Growers will have a chance to review the fresh market varieties and Cornell breeding lines, including four European/Canadian varieties, in Walter DeJong's, Cornell on-farm trial. There will be an update on the new, very serious seed-borne bacterial disease, Blackleg Dickeya, including how to identify it, and how to reduce the risk of getting it next year, as well as updates on late blight, potato insect management and the development of a quick test for determining nematode levels in soils before planting.
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Sustainable and Organic Vegetable Pest Management Field Day

Event Offers DEC Credits

August 31, 2016
3:00 PM - 9:00 PM
Portland, NY

Extension Vegetable Specialists, Darcy Telenko, Judson Reid, and Robert Hadad along with Abby Seaman, Vegetable IPM Coordinator, and Cornell faculty and staff Prof. Stephen Reiners, Holly Lange and Rachel Kreis from Prof. Chris Smart's lab will be leading research site tours and answering questions on sustainable and organic pest management options for fresh market vegetable growers. Information will be provided for both conventional and organic growers at all levels of expertise. Industry representatives will have the opportunity to meet with growers to comment on their products.
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2016 NYS Dry Bean Field Meeting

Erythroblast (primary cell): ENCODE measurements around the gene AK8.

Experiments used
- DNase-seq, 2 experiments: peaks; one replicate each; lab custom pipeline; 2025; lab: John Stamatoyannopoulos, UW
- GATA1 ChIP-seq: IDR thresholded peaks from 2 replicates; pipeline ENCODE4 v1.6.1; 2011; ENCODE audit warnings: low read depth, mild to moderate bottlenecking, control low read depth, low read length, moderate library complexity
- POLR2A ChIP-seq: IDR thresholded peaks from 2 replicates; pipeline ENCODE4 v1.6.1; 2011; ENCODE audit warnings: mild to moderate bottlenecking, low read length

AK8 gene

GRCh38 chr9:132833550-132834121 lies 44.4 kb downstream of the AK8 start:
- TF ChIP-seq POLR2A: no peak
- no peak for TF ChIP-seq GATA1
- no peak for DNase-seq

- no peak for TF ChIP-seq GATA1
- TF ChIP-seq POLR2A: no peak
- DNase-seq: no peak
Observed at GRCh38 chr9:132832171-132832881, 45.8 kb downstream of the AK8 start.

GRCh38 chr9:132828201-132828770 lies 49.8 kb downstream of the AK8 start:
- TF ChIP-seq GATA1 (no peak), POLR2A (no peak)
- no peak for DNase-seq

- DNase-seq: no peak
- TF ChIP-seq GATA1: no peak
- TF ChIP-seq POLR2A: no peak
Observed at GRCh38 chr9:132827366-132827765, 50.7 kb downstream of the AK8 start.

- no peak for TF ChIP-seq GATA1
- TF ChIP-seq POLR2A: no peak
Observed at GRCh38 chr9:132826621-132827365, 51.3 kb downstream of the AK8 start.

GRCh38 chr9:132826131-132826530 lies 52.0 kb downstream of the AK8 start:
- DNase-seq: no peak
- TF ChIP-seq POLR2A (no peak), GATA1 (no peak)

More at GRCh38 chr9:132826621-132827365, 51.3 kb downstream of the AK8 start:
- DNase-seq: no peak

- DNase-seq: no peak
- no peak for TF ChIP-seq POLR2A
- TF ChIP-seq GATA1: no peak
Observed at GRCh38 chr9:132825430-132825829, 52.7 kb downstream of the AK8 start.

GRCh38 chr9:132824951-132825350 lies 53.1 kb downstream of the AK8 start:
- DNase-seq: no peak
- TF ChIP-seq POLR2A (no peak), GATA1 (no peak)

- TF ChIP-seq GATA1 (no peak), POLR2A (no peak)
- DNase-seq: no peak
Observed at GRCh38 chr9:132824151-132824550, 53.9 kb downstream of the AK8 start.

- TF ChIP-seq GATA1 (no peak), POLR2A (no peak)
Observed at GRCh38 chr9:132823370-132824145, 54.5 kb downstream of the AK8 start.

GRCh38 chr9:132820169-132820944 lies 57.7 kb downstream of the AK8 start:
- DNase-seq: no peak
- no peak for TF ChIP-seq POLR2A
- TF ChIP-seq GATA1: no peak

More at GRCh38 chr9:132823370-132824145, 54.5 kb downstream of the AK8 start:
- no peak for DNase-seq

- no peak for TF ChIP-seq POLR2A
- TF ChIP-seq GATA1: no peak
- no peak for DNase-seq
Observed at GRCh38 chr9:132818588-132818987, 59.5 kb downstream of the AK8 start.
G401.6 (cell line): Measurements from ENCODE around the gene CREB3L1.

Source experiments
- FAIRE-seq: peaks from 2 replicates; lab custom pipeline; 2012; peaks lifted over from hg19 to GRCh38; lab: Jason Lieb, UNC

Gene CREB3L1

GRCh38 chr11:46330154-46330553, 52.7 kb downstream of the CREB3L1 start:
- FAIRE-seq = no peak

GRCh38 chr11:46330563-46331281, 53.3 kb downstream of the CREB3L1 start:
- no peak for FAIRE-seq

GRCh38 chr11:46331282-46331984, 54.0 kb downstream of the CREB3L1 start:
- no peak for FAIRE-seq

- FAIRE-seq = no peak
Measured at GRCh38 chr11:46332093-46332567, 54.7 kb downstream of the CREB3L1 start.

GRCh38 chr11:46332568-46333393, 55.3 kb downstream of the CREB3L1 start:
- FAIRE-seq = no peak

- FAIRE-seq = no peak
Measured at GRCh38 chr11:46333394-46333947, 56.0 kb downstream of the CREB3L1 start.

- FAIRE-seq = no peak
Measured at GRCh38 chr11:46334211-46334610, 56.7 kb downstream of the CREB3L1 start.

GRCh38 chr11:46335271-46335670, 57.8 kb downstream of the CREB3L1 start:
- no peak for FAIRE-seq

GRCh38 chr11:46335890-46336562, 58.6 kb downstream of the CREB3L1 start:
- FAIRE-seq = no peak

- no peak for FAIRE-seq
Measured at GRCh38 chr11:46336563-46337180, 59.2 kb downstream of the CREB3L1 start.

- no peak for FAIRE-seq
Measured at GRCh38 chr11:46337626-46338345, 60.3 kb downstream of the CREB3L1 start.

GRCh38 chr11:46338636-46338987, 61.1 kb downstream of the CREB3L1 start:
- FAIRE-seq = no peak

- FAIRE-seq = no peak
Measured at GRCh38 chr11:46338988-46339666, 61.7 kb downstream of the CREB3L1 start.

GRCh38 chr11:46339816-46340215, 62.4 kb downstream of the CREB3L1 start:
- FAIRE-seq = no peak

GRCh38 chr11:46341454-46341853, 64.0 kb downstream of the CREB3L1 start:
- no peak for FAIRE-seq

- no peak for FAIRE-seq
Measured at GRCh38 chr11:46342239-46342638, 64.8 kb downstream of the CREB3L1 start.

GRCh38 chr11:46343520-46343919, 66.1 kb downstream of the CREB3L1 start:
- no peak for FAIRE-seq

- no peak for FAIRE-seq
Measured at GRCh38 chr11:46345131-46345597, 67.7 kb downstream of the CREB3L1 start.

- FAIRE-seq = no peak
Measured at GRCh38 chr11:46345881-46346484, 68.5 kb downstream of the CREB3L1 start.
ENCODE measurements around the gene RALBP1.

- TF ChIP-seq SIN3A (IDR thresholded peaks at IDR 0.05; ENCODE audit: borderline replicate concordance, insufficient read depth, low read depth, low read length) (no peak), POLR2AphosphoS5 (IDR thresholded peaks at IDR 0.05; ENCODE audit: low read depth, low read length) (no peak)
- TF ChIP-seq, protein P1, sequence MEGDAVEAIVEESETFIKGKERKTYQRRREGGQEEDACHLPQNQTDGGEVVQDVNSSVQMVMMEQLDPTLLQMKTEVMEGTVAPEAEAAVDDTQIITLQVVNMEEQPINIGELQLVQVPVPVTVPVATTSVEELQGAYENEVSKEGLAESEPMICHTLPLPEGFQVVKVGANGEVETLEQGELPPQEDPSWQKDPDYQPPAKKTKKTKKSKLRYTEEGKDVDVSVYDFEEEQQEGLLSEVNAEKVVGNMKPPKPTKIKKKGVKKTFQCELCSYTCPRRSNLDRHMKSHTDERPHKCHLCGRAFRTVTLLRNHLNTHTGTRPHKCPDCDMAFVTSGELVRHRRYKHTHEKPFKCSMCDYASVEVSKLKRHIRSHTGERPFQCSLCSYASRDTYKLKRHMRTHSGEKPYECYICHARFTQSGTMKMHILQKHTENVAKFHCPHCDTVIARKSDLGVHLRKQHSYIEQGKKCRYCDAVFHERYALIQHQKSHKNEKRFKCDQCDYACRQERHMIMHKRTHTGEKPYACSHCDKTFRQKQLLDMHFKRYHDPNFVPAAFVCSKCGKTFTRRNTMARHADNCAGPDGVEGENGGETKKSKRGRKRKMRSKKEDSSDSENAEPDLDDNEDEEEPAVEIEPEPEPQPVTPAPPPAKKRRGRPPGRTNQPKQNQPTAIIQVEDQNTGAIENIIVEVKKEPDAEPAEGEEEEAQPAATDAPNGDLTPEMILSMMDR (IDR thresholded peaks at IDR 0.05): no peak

Event Offers DEC Credits

September 8, 2016
5:00 PM - 8:00 PM
Geneva, NY

Join us to view the Cornell Dry Bean Variety Trial, including 42 varieties/numbered lines of black, light and dark red kidney, cranberry and white kidney beans compared for yield, maturity, plant type and quality. Cornell lines bred for adaptability to NYS weather, pod height and white mold resistance are also included. There will also be updates on white mold and dry bean management research, and the status of the Western bean cutworm infestation in dry beans.
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Announcements

Cucurbit Downy Mildew Confirmed in WNY

Cucurbit downy mildew has been confirmed in Cattaraugus County and southern Ontario County (near Naples). There have also been reports from MI, OH, PA and Ontario Canada. If you're planning on spraying cucumbers to control downy mildew, now is the time to do it!

Characteristic disease symptoms are angular, pale green areas bounded by the leaf veins. They will turn yellow and later necrotic. Under high humidity conditions sporulation will occur on the lower leaf surface. Apply targeted fungicides tank-mixed with protectant fungicides weekly and alternated among available modes of action (FRAC code), starting when there is risk for a specific crop based on forecasting program. Refer to the Cornell Vegetable Guidelines for a complete list of products available. For more information, contact Robert Hadad or Darcy Telenko.

Assisting Western New York Vegetable Growers

Western New York is a national leader in vegetable production and the largest vegetable producing region in the state of New York, contributing an estimated $280 million to the state's economy each year. The region grows a diverse set of crops including tomatoes, potatoes, sweet corn, pumpkins, cabbage and peppers on large acres, and another 50 crops on smaller plantings.

The Cornell Vegetable Program's video, "Meet the Cornell Vegetable Program" provides an introduction to our team of specialists and how we assist vegetable growers throughout the region. We greatly appreciate that several WNY vegetable growers shared their thoughts on what the Cornell Vegetable Program means to them: Paul Fenton, Batavia; Mark Zittel, Eden; and Matt Mortellaro, Elba. Watch the video now!